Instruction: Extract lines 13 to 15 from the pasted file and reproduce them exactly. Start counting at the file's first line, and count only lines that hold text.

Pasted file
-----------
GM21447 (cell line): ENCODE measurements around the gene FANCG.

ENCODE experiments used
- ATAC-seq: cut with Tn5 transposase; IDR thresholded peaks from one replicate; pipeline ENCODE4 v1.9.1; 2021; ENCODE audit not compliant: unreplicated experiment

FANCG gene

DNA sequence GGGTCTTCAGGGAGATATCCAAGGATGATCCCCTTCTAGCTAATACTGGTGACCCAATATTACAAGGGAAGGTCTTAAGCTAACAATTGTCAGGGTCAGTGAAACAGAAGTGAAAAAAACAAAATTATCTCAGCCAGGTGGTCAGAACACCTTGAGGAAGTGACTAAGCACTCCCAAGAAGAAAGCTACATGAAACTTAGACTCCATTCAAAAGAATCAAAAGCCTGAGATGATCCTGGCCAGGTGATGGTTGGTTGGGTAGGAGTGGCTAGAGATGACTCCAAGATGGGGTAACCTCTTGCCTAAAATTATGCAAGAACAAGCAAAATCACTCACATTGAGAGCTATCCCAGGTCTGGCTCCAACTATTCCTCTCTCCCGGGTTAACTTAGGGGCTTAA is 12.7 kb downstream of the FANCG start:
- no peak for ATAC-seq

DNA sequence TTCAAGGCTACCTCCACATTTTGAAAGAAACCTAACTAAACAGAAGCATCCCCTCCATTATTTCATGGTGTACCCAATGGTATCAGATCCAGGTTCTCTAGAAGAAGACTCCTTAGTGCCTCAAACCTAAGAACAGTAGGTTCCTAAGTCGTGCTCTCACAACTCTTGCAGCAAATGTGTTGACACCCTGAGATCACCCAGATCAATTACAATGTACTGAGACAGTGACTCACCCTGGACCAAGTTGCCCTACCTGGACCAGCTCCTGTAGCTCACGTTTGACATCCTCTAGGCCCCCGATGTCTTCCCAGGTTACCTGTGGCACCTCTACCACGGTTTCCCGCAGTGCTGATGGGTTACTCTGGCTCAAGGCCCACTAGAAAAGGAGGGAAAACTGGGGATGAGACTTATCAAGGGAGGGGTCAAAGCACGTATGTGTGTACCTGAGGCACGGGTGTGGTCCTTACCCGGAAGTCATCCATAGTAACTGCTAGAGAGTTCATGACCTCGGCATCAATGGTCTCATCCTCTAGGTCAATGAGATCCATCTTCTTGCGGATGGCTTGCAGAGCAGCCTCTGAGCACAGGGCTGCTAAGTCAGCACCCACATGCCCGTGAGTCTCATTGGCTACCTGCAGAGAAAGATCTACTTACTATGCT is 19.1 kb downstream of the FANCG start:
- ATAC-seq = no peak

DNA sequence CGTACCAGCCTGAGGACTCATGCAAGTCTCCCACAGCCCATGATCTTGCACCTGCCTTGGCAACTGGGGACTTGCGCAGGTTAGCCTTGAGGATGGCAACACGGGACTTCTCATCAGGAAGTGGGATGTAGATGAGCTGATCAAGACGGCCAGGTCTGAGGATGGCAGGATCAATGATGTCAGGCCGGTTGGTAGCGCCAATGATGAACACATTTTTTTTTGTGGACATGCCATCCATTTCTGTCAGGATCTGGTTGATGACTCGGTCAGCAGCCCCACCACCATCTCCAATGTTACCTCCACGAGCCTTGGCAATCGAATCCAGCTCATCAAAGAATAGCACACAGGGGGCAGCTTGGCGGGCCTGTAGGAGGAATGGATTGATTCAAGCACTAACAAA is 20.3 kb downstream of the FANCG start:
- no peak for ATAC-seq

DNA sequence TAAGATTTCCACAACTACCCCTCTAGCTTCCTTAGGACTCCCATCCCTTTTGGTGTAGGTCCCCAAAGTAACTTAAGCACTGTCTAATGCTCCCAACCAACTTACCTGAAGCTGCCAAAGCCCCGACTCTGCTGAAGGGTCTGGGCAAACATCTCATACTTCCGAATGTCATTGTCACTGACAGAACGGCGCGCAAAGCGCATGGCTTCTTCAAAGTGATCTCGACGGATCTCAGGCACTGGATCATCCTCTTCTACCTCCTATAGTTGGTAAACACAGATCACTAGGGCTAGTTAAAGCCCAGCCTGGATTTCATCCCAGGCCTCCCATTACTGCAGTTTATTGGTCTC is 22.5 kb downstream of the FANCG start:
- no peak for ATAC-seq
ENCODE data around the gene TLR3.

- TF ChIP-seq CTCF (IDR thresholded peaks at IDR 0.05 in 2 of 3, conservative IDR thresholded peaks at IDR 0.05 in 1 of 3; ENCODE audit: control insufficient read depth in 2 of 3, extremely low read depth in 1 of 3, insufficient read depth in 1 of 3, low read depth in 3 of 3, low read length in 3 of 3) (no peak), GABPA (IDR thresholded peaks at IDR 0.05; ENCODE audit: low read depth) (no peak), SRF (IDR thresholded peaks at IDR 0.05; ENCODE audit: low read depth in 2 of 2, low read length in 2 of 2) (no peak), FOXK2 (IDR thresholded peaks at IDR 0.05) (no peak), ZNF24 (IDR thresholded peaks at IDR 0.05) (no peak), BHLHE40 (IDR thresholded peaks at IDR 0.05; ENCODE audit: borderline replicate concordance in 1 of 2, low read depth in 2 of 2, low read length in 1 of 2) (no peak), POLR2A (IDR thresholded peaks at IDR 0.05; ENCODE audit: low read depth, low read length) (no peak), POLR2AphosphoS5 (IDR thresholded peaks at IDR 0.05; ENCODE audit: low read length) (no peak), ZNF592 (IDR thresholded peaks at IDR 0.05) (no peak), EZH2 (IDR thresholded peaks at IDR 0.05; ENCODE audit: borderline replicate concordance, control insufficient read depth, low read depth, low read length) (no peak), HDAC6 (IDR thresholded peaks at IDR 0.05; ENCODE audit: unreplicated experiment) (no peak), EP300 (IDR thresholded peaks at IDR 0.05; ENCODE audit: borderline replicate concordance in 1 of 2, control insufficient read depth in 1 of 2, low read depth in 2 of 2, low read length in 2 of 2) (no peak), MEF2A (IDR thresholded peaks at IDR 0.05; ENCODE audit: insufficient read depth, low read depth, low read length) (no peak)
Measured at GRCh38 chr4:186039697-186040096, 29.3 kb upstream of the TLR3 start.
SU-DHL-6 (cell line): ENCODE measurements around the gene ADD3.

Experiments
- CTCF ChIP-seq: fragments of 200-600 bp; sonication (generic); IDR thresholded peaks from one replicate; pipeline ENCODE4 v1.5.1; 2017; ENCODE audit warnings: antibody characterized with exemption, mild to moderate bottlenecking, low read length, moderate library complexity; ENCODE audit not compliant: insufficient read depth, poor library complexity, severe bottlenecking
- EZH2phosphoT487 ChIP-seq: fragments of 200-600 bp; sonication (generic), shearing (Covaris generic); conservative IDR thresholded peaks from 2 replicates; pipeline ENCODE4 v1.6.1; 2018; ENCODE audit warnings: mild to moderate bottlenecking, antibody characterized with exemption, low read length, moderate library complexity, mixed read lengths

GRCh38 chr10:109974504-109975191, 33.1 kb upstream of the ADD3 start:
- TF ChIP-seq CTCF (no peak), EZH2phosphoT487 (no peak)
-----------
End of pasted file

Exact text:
ENCODE data around the gene TLR3.

- TF ChIP-seq CTCF (IDR thresholded peaks at IDR 0.05 in 2 of 3, conservative IDR thresholded peaks at IDR 0.05 in 1 of 3; ENCODE audit: control insufficient read depth in 2 of 3, extremely low read depth in 1 of 3, insufficient read depth in 1 of 3, low read depth in 3 of 3, low read length in 3 of 3) (no peak), GABPA (IDR thresholded peaks at IDR 0.05; ENCODE audit: low read depth) (no peak), SRF (IDR thresholded peaks at IDR 0.05; ENCODE audit: low read depth in 2 of 2, low read length in 2 of 2) (no peak), FOXK2 (IDR thresholded peaks at IDR 0.05) (no peak), ZNF24 (IDR thresholded peaks at IDR 0.05) (no peak), BHLHE40 (IDR thresholded peaks at IDR 0.05; ENCODE audit: borderline replicate concordance in 1 of 2, low read depth in 2 of 2, low read length in 1 of 2) (no peak), POLR2A (IDR thresholded peaks at IDR 0.05; ENCODE audit: low read depth, low read length) (no peak), POLR2AphosphoS5 (IDR thresholded peaks at IDR 0.05; ENCODE audit: low read length) (no peak), ZNF592 (IDR thresholded peaks at IDR 0.05) (no peak), EZH2 (IDR thresholded peaks at IDR 0.05; ENCODE audit: borderline replicate concordance, control insufficient read depth, low read depth, low read length) (no peak), HDAC6 (IDR thresholded peaks at IDR 0.05; ENCODE audit: unreplicated experiment) (no peak), EP300 (IDR thresholded peaks at IDR 0.05; ENCODE audit: borderline replicate concordance in 1 of 2, control insufficient read depth in 1 of 2, low read depth in 2 of 2, low read length in 2 of 2) (no peak), MEF2A (IDR thresholded peaks at IDR 0.05; ENCODE audit: insufficient read depth, low read depth, low read length) (no peak)
Measured at GRCh38 chr4:186039697-186040096, 29.3 kb upstream of the TLR3 start.